The accepted papers will not be presented by their authors at the workshop. Rather, each paper will be introduced and discussed first by a commentator before opening the discussion to the other participants. Each of the participants is expected to have read and to be prepared to discuss all the papers. Participants may also be asked to serve as the commentator for one of the other papers. The author of each paper will be given an opportunity to respond and ask questions at the end.
Due to the ongoing pandemic, this will be an entirely virtual conference. All presentations and discussion will take place via Zoom meeting (or some similar system). Participants will be provided more details before the conference. There is no registration fee.
For any questions or inquiries please contact Professor Stuart Ford at email@example.com.
Candidates for adjudicators in EU trade agreements
On 18 December 2020 the European Commission and the EU’s Member States initiated a call for candidates to be appointed as adjudicators in EU trade agreements. The aim is to establish a pool of highly qualified individuals from which to draw persons to act as adjudicators in particular state-to-state dispute settlement proceedings or to appoint them to rosters of adjudicators (which is the fall-back option for state-to-state dispute settlement in EU agreements where there is no agreement between the Parties on adjudicators for a particular dispute). The EU is seeking both 3rd country nationals to act as chairpersons and persons with the nationality of an EU Member State. This initial call covers arbitrators for State-to-state dispute settlement and for panellists in trade and sustainable development disputes. A call will be made at a later date for adjudicators for investor-state disputes.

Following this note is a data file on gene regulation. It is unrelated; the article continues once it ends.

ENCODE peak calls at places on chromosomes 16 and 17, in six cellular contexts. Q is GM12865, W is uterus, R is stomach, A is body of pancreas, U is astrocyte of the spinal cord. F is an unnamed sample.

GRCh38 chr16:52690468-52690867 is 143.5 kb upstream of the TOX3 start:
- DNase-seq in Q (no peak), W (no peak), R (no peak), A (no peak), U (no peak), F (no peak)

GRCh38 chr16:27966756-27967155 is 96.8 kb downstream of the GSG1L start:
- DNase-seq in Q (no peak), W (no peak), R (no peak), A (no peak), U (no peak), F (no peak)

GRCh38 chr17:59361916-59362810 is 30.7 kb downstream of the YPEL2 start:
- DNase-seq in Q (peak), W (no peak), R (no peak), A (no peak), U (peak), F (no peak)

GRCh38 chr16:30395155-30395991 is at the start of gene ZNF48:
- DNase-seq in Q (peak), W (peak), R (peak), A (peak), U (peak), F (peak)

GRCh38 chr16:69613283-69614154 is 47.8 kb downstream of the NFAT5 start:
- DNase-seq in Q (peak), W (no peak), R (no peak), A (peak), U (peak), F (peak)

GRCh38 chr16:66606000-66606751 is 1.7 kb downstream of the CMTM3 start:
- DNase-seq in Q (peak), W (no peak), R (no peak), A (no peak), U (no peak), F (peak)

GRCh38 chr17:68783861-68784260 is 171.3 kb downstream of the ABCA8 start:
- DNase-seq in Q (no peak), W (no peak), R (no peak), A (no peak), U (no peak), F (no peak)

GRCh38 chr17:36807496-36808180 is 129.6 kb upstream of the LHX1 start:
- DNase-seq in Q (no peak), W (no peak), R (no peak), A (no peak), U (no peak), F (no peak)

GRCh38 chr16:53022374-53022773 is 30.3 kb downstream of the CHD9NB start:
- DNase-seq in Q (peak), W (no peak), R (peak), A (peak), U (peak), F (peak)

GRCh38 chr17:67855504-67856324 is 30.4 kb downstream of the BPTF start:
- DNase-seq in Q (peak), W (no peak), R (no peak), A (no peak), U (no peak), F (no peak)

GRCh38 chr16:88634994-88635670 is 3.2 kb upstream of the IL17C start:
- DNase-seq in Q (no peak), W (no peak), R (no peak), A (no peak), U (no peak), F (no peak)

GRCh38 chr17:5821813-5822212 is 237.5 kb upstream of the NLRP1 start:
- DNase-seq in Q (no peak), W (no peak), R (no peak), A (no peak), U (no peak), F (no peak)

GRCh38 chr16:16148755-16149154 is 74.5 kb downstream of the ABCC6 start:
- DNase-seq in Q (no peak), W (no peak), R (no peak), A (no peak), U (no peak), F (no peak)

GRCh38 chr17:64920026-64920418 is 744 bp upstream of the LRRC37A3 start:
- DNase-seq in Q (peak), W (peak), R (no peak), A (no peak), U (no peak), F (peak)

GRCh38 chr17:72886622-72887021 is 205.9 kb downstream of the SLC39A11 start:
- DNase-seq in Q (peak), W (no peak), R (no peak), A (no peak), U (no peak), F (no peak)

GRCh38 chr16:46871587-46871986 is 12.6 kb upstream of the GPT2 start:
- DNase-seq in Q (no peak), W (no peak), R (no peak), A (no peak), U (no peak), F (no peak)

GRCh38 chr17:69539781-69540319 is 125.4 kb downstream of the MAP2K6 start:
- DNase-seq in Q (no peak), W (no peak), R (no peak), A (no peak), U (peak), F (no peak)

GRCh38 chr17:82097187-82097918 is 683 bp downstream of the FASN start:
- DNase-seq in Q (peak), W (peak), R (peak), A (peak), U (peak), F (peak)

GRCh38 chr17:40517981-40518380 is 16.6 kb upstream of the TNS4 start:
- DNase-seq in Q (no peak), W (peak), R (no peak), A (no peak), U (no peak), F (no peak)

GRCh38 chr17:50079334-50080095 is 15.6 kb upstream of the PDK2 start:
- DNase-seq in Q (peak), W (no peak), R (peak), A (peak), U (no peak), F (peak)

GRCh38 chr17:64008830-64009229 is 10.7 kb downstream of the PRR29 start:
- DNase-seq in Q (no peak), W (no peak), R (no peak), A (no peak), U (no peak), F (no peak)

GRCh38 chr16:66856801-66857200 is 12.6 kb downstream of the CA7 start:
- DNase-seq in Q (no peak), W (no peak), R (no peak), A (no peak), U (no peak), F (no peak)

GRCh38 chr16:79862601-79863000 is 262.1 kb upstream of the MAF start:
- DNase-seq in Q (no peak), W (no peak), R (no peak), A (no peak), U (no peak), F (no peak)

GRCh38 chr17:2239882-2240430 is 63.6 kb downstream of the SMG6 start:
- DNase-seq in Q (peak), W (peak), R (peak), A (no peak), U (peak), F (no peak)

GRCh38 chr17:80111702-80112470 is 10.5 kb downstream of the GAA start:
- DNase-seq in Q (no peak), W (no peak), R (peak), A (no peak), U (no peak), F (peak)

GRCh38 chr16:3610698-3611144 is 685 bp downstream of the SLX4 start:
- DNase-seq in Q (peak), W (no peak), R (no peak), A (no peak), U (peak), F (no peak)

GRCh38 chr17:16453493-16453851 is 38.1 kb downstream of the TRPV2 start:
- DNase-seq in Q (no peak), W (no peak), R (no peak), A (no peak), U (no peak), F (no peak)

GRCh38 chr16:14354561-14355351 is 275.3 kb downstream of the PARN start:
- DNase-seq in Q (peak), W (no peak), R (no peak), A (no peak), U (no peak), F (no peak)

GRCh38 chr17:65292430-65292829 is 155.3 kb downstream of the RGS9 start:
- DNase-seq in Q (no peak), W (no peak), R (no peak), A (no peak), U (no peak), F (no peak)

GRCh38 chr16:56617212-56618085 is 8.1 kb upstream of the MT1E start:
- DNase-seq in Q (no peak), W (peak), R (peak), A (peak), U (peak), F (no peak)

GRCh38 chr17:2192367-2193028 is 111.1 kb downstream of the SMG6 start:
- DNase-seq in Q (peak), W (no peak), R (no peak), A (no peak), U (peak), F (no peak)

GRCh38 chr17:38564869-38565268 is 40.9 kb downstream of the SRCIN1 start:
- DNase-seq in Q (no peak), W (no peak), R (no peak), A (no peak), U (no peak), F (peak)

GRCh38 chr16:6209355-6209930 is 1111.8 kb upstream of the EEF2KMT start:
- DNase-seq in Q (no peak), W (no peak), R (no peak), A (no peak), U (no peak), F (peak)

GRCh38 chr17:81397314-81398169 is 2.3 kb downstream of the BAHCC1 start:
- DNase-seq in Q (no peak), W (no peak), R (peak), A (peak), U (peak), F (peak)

Applications can be made either to the European Commission or to Member State authorities and should be submitted before 23:00 Brussels time on 1st February 2021. Applications will be screened by Member States and/or a Selection Panel (which the Commission has just established) to ensure that candidates have both the expertise and the required high ethical standards to act as adjudicators. The Commission will also shortly proceed to seek candidates for the Selection Panel. Once candidates have been screened they will be placed in a pool, and the Commission will draw from that pool to appoint adjudicators in specific disputes or to propose nominees for rosters under specific agreements. For more information on the process, including how to apply see here.
This initiative is taken to ensure that the EU’s bilateral dispute settlement mechanisms, when needed, operate as effectively as possible. It also provides the Commission the chance to address the lack of gender balance in its practice to date. At the same time as initiating the call, the Commission adhered to the Equal Representation in Arbitration Pledge as regards its dispute settlement activities in the field of trade and investment.
Tuesday, January 5, 2021